This Tokyo Store Sells Objects That Are Made to Inspire or Be Appreciated for Their Beauty

Kazuto Kobayashi approaches retail with a curator's eye, with one main focus: finding the next one-of-a-kind item to delight his customers.

Outbound, his store located in Kichijoji (a neighborhood in Tokyo), offers an array of unique pieces that Kobayashi personally selects.

Kobayashi is also the owner of the beloved shop Roundabout, which opened in 1999 in Kichijoji and moved to Yoyogi Uehara in 2016. "I liked the quiet environment, a little away from the bustle of Kichijoji," says Kobayashi. In 2008, he opened Outbound.

When he found the location for Outbound, it was far from the modern shop it is today. "It was originally a skeleton," he says. "There was neither an outer wall nor a window." Kobayashi hired Kenichiro Niizeki of Niizeki Studio to renovate the space. To get on the same page aesthetically, Kobayashi gave Niizeki some images for inspiration, including photos of an installation by Joseph Beuys called Block Beuys, Georgia O'Keeffe's house, as well as several paintings by Andrew Wyeth.

Niizeki translated the mood board into a space that makes shoppers feel like they're stepping into a gallery rather than a store. The space itself has an industrial vibe, with concrete walls and exposed pipes, contrasting with the delicate, handmade wares, which include everything from clothes to ceramics. While many of the items, such as dishes and clothes, are functional, Kobayashi also sells objects that are made to inspire or be appreciated simply for their beauty and craftsmanship.

The store holds regular exhibitions, showcasing the work of a variety of creators — most recently a show of rugs from Gallery ONO, shoes by Forest Shoemaker, and wood vessels carved by Jiro Suda. Kobayashi has also supplied his talents to Kyomachiya Hotel Shiki Juraku, where he chose the furnishings for the property's 10 wooden townhouses.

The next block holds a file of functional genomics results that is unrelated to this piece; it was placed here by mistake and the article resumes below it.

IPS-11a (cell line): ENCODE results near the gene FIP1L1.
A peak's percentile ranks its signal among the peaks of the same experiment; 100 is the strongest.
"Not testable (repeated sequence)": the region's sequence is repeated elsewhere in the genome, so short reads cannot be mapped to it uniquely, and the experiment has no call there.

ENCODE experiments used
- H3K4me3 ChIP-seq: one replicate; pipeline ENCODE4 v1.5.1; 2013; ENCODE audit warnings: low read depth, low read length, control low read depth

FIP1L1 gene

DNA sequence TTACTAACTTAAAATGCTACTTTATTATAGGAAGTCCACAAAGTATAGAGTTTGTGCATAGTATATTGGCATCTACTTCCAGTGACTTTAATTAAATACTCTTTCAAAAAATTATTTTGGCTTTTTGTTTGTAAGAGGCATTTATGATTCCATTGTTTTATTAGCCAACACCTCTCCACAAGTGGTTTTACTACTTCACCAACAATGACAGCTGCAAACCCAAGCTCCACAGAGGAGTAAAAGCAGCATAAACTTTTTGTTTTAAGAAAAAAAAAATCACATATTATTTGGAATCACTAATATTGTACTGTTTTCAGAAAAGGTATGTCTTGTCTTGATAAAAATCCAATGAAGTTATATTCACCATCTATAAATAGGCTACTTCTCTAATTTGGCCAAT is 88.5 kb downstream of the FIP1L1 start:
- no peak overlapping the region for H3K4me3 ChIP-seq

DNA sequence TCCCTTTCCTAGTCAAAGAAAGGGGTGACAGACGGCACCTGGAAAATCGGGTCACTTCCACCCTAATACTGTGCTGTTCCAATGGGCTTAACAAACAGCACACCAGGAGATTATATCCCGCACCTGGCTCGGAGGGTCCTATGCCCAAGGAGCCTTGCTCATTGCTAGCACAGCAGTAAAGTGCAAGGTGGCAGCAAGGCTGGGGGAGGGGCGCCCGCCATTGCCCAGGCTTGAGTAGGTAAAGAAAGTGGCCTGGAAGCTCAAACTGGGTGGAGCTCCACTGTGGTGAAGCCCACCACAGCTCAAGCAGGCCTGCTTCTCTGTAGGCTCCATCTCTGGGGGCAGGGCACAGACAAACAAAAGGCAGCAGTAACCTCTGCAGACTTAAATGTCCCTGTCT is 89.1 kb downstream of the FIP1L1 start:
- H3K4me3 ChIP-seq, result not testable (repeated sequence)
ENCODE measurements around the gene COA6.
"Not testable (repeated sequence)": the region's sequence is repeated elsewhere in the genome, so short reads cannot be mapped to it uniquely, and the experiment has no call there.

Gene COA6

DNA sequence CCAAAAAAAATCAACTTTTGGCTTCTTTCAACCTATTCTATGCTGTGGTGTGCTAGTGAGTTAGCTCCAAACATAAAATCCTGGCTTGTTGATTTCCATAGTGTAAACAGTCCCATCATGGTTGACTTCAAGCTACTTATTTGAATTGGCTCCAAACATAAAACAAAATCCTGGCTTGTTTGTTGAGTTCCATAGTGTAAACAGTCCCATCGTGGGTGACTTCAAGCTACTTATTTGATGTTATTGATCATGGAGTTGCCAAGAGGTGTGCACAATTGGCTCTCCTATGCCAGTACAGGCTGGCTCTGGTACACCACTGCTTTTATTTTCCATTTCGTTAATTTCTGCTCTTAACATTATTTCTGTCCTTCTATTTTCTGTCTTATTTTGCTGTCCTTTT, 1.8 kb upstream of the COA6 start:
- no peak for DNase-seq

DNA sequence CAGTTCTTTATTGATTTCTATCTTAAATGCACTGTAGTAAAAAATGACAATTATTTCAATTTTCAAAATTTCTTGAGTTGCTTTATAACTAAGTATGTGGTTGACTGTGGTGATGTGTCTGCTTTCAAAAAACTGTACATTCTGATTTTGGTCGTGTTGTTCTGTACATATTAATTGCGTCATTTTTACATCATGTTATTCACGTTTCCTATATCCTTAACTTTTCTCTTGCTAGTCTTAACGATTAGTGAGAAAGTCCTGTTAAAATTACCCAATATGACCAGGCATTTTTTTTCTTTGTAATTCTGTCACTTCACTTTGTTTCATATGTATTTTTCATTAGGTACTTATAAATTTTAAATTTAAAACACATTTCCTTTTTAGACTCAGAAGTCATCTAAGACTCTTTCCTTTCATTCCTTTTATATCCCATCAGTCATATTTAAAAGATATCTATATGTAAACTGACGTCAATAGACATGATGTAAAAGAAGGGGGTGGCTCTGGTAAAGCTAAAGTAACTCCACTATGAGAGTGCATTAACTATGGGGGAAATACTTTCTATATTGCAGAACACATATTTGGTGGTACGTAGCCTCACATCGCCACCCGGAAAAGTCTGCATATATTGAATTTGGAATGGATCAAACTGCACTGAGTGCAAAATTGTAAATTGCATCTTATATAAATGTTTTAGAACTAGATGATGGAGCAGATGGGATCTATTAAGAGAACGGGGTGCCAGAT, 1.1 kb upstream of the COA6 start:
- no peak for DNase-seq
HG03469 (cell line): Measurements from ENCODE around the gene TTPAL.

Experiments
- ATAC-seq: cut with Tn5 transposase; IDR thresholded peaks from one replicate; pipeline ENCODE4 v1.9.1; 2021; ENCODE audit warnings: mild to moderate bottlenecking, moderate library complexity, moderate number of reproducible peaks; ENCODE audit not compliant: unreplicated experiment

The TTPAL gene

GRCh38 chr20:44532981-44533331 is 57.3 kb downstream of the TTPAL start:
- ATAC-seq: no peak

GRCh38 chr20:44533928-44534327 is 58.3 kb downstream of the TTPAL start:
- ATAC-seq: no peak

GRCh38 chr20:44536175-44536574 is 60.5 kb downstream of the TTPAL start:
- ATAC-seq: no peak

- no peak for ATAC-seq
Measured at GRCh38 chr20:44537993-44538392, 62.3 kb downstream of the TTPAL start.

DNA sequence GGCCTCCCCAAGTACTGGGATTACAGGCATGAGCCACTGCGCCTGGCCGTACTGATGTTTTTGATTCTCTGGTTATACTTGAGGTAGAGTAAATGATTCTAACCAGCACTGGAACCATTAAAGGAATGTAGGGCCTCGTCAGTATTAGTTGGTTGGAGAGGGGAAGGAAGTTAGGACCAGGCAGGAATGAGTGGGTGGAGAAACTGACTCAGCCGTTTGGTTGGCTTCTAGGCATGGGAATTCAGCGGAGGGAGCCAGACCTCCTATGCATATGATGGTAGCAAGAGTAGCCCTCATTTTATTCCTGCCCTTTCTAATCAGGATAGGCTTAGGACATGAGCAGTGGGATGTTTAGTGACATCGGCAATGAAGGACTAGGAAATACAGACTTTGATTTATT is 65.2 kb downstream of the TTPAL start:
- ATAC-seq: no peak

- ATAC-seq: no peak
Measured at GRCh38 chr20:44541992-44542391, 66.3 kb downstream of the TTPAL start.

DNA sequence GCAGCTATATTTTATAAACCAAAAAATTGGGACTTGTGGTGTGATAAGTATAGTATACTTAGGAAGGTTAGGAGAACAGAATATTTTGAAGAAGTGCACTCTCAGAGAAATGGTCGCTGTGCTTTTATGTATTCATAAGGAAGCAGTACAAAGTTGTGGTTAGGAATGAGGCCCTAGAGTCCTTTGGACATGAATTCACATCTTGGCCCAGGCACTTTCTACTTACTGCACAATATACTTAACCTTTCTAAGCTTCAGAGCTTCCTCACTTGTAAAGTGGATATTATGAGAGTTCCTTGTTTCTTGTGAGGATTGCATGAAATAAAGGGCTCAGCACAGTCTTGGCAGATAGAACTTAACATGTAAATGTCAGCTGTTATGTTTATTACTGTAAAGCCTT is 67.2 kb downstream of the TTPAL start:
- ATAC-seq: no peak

Minimalist ceramics and other home goods are displayed on simple wooden shelves.

Delicate miniature vases mounted on wood bases seem to defy gravity.

The sunny front window is Kobayashi's favorite spot in the store. "I like to view the contrast of shadows and highlights and their changes for a while in the afternoon light," he says.

An array of eclectic objects, from a glass doorknob to a shard of pottery, decorate the counter.

While the space is curated, it doesn't feel like a museum. Even delicate ceramics are placed out in the open, ready to be fully appreciated. Many pieces capture the Japanese tradition of wabi-sabi, which celebrates beauty in imperfection.

A ladder and hanging rod serve as a clothing rack in the center of the store. Outbound collaborated with Shirada on a collection of cashmere sweaters and also carries pieces by Mittan, which specializes in basics made of natural materials.

Miniature Malian dogon ladders are showcased alongside other carved items in a glass-and-metal case.

Outbound also sells letterpress tools by New Type Holder. The presses can be used to emboss paper and leather.

Beautifully made chopsticks and spoons are displayed in the front window.

The dark-gray façade contrasts with the building and sidewalk's white tile. Niizeki used brass accents for the signage and door handle.


Elizabeth Stamp

Elizabeth Stamp

Elizabeth Stamp is a freelance writer splitting her time between New York and Los Angeles. Her work has appeared in Architectural Digest, Elle Decor, and CNN Style.